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EDITOR’S ANALYSIS: Don’t get intimidated. This is actually very simple. The Federal Reserve window and other “facilities” were made available to the tune of $7 TRILLION dollars (half of the debt ceiling in its current form) in order to ease the liquidity problem. The belief was that by saving these institutions credit would start flowing. Quite the opposite resulted, as Banks consolidated their gains from the biggest economic scam in world history.

As the suit says, Wall Street firms went to the Fed window and gave them  assets in exchange for money. The problem is that the assets were “impaired” (i.e., fraudulent). They were worthless pieces of paper that were never reviewed by anyone until now. The pools were never filled with assets because no paperwork was ever generated on the actual loans. The paperwork that WAS generated was fake describing a transaction that never took place. And then they even failed to transfer the fake paperwork because each time you use fake paperwork in a new transaction it is another crime or civil violation subjecting you to all kinds of liability.

THE POOLS WERE EMPTY. SO ANY BOND ISSUED BY THE POOL WAS WORTHLESS. THAT IS WHAT WAS USED TO CHEAT THE AMERICAN TAXPAYER AND THE SCAM IS CONTINUING WITH FORECLOSURES ON FAKE PAPERWORK OF A FICTITIOUS TRANSACTION. Where people are confused is that a loan DID get funded, but the loan described in the closing papers did NOT occur. FOLLOW THE MONEY TRAIL. NOT THE DOCUMENT TRAIL. If you follow the money, you win, if you follow the paper, they might win.

Claiming Fraud in A.I.G. Bailout, Whistle-Blower Lawsuit Names 3 Companies


The first known whistle-blower lawsuit to assert that the taxpayers were defrauded when the federal government bailed out the American International Group was unsealed on Friday, joining a number of suits seeking to settle the score on losses related to the financial crisis of 2008.

The lawsuit, filed by a pair of veteran political activists from the La Jolla area of San Diego, asserts that A.I.G. and two large banks engaged in a variety of fraudulent and speculative transactions, running up losses well into the billions of dollars. Then the three institutions persuaded the Federal Reserve Bank of New York to bail them out by giving A.I.G. two rescue loans, which were used to unwind hundreds of failed trades.

The loans were improper, the lawsuit says, because the Fed made them without getting a pledge of high-quality collateral from A.I.G., as required by law.

“To cover losses of those engaged in fraudulent financial transactions is an authority not yet given to the Fed board,” said the plaintiffs, Derek and Nancy Casady, in their complaint, filed in Federal District Court for the Southern District of California.

The lawsuit names A.I.G., Goldman Sachs and Deutsche Bank as defendants, but not the Fed.

Senior Fed officials have stated repeatedly that they had to take unusual steps in 2008 because the global financial system was close to breaking down. The Casadys’ lawyer, Michael J. Aguirre, argued that even so, the Fed was required to comply with its own governing statutes. He said that when the Fed bailed out a nonbank, it was required to secure the loan with the same liquid, high-quality collateral it required when lending to a troubled bank.

A spokesman for A.I.G., Mark Herr, said the Casadys’ lawsuit was “devoid of merit” and said Mr. Aguirre appeared to be recycling old and discredited legal theories.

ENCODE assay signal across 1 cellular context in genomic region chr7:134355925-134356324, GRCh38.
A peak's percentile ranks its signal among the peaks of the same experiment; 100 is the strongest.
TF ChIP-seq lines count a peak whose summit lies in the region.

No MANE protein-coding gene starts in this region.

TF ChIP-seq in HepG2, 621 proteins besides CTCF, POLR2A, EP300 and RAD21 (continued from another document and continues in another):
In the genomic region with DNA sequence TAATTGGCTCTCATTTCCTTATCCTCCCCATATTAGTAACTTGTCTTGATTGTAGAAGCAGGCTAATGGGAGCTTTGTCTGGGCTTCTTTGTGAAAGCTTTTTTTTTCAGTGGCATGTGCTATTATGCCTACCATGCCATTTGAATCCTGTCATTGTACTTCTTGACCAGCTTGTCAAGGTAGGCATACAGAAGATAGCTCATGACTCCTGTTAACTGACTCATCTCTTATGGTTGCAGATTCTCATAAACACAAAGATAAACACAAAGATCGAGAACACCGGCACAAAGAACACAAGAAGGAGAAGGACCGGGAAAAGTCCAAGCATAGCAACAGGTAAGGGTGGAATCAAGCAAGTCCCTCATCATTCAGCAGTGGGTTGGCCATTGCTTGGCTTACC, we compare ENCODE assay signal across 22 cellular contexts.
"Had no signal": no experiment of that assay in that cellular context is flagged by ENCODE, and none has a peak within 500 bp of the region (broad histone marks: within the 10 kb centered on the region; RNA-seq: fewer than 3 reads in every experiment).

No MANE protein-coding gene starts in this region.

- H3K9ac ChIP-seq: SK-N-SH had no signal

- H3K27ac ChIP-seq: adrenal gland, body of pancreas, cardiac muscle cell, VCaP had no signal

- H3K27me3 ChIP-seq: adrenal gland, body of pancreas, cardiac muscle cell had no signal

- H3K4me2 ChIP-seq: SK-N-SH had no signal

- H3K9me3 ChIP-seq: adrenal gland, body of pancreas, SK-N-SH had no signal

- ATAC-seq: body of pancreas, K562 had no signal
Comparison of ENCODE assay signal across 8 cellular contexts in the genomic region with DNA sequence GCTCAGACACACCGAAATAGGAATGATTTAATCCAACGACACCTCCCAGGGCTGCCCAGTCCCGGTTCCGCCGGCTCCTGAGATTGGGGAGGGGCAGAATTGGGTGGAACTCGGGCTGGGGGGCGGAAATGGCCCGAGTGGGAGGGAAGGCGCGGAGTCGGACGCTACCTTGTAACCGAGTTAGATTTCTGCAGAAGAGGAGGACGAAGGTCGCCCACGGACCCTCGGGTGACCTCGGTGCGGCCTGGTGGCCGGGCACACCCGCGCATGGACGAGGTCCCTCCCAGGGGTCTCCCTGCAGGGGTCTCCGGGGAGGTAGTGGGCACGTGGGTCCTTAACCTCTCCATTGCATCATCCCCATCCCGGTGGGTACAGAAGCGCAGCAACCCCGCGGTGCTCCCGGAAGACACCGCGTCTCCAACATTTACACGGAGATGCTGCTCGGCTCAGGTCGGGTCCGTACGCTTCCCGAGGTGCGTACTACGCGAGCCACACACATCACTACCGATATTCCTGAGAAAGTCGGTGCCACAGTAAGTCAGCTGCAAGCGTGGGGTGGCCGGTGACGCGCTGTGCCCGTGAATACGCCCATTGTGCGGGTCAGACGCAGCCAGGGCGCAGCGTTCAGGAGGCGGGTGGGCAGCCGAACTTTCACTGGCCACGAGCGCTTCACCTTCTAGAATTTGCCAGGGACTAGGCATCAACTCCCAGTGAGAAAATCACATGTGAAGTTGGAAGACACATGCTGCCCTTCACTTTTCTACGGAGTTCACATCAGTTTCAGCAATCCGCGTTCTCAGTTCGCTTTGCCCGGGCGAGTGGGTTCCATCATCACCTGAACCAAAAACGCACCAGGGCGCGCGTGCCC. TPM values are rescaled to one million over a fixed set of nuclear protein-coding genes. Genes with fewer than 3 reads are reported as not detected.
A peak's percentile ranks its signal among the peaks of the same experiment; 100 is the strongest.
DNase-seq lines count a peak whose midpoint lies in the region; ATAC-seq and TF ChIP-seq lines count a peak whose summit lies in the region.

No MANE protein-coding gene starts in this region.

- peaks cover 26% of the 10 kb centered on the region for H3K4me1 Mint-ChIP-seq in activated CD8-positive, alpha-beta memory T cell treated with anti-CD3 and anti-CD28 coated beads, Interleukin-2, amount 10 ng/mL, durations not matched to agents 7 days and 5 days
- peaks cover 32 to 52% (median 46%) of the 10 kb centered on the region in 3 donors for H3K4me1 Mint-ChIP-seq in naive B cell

Separately, A.I.G. is now among the companies turning to the courts in hopes of recovering losses from 2008, and seeking restitution from some banks.

A spokesman for Goldman Sachs said he was not familiar with the Casadys’ lawsuit and could not comment on it. A spokeswoman for Deutsche Bank declined to comment.

The litigation shines a critical light on the Federal Reserve’s on-again-off-again power to bail out nonbanking institutions like Wall Street firms and insurance companies. The Fed first got that authority during the Great Depression, but Congress revoked it in 1958. And then, as the legal walls between banking and other financial services began to fall in the 1990s, Congress once again gave the Fed the power to make emergency loans to nonbanks.

The relevant language is contained in a single, murky sentence inserted in a bill passed the day before Thanksgiving in 1991, as members of Congress were rushing to catch their flights home. Former Senator Christopher Dodd added it at the request of Goldman Sachs and other Wall Street firms, which were still stinging from a major market crash in 1987 and eager to empower the Fed to step in if a similar problem happened again.

The Casadys’ lawsuit says the resulting law needs judicial review because it went flying through Congress with little debate and now appears to be feeding high-risk behavior. Investors in nonbanks now expect that the Fed will open a safety net to catch them, should they falter, the suit contends.

“Congress did not show a legislative intent to convert the Federal Reserve into a bank for bailing out failed speculators,” the complaint asserts.

The suit was filed under the False Claims Act, a federal law that permits private citizens to sue on behalf of government agencies if they believe they have knowledge of a fraud. The law gives people a chance to try to recover money for the government and, by extension, the taxpayers. Plaintiffs who succeed typically get a percentage.

Although the bailout of A.I.G. took place over many months and involved a total commitment of $182 billion, the lawsuit focuses on just part of it — two emergency loans, totaling about $44 billion, made at the end of October 2008. The money was used to settle trades involving two big blocks of complex, mortgage-linked securities, some of which were underwritten by Goldman Sachs and Deutsche Bank, and guaranteed by A.I.G.

When A.I.G. went into a free fall in 2008, the Fed extended the two loans to buy up the troubled securities and put them into two special-purpose vehicles, Maiden Lane II and Maiden Lane III, for holding until the turmoil subsided. Earlier this year, the Fed allowed some of the impaired assets to be sold to undisclosed purchasers.

The Casadys say the Fed erred in making the loans, because it needed a pledge of high-quality collateral from A.I.G. and instead got a big portfolio of impaired assets.